He said he was reporting on a different shooting when he saw that an army vehicle had stopped a car full of gunmen. A shootout began between these two groups. Then, he said he saw a separate vehicle of masked men that began firing at the soldiers. A first shootout spanned 20 minutes; a second lasted four hours, he said.
“The sound of the bullets was so strong, I could almost smell the gunpowder,” he told the Times.
Culiacán in northwestern Mexico is the stronghold of the Sinaloa Cartel, where the organization has ample support and firepower — as demonstrated Thursday.
The cartel has remained the largest organized crime group in the country for nearly three decades and continues to be the most prominent cartel across major parts of the country. But its biggest rival, the New Generation Cartel of Jalisco, is growing fast and has been expanding its territory across Mexico, seeking to fill the void El Chapo left.
Since the capture of El Chapo, the Sinaloa Cartel has been led primarily by Ismael “El Mayo” Zambada and El Chapo’s sons Jesús Alfredo Guzmán and Iván Archivaldo Guzmán.
In February, the U.S. Department of Justice unsealed an indictment against two more of El Chapo’s sons, Ovidio and Joaquín Guzmán López for “knowingly, intentionally, and willfully” distributing drugs to be exported into the United States. They would have to be extradited to the United States to face trial on those charges.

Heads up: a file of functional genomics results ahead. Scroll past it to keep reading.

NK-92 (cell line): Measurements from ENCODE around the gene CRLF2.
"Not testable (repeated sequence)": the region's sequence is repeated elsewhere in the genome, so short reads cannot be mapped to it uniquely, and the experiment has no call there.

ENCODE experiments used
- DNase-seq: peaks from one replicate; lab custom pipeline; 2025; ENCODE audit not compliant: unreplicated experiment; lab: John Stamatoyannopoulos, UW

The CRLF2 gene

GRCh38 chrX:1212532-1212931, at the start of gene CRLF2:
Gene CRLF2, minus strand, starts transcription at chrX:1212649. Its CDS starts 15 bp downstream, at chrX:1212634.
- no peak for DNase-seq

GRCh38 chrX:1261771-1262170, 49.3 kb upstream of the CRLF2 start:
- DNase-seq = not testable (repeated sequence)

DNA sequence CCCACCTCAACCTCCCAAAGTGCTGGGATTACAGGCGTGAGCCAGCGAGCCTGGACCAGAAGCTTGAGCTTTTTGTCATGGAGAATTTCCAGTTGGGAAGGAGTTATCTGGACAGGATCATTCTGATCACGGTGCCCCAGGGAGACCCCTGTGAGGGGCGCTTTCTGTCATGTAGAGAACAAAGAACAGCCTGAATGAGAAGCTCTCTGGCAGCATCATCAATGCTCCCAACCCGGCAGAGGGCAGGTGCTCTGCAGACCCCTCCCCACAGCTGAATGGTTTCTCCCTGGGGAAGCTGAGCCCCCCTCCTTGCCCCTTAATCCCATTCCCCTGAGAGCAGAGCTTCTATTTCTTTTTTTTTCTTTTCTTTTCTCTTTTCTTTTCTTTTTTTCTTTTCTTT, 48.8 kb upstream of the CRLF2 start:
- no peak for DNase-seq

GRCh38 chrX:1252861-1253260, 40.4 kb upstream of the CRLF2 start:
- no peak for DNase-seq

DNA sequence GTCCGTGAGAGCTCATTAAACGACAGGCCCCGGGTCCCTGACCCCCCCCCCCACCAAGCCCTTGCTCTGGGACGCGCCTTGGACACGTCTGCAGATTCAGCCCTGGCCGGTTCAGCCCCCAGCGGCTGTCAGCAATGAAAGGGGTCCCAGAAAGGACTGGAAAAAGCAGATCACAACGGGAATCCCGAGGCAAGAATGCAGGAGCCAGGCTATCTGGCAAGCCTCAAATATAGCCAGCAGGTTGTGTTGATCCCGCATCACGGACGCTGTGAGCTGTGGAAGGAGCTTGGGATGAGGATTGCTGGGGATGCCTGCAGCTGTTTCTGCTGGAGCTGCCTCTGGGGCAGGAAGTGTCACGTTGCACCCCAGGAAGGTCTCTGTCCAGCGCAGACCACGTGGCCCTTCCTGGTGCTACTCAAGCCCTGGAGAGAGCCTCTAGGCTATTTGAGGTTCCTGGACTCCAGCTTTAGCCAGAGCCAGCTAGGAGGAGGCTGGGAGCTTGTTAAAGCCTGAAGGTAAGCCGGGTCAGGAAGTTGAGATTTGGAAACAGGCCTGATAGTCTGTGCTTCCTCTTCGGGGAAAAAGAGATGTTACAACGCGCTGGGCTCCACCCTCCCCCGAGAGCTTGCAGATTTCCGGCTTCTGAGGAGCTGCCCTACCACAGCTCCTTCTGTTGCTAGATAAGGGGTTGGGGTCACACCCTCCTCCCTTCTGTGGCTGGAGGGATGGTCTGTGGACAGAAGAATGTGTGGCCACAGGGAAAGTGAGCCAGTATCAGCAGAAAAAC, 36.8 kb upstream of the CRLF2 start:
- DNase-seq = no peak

During El Chapo’s trial in New York this year, prosecutors said the sons had played a role in facilitating their father’s escape in 2015 from a maximum-security prison in Almoloya, Mexico.
El Mayo has long remained an elusive figure who, unlike El Chapo, has remained largely out of the spotlight. There have been reported tensions between the leader and the two Guzmán sons in recent months.
Drugs continue to flow into the United States unabated as the Sinaloa cartel has ramped up its production of methamphetamines and fentanyl.
Gladys McCormick, a security analyst at Syracuse University, said in a statement that Mexico resembled a nation in “the throes of war.”
“What is incontrovertible is that the Sinaloa Cartel won yesterday’s battle,” she told Reuters. “Not only did they get the government to release Ovidio, they demonstrated to the citizens of Culiacán as well as the rest of Mexico who is in control.”
Mexico’s 2019 murder tally is on track to surpass last year’s record total of more than 29,000.
— With files from the New York Times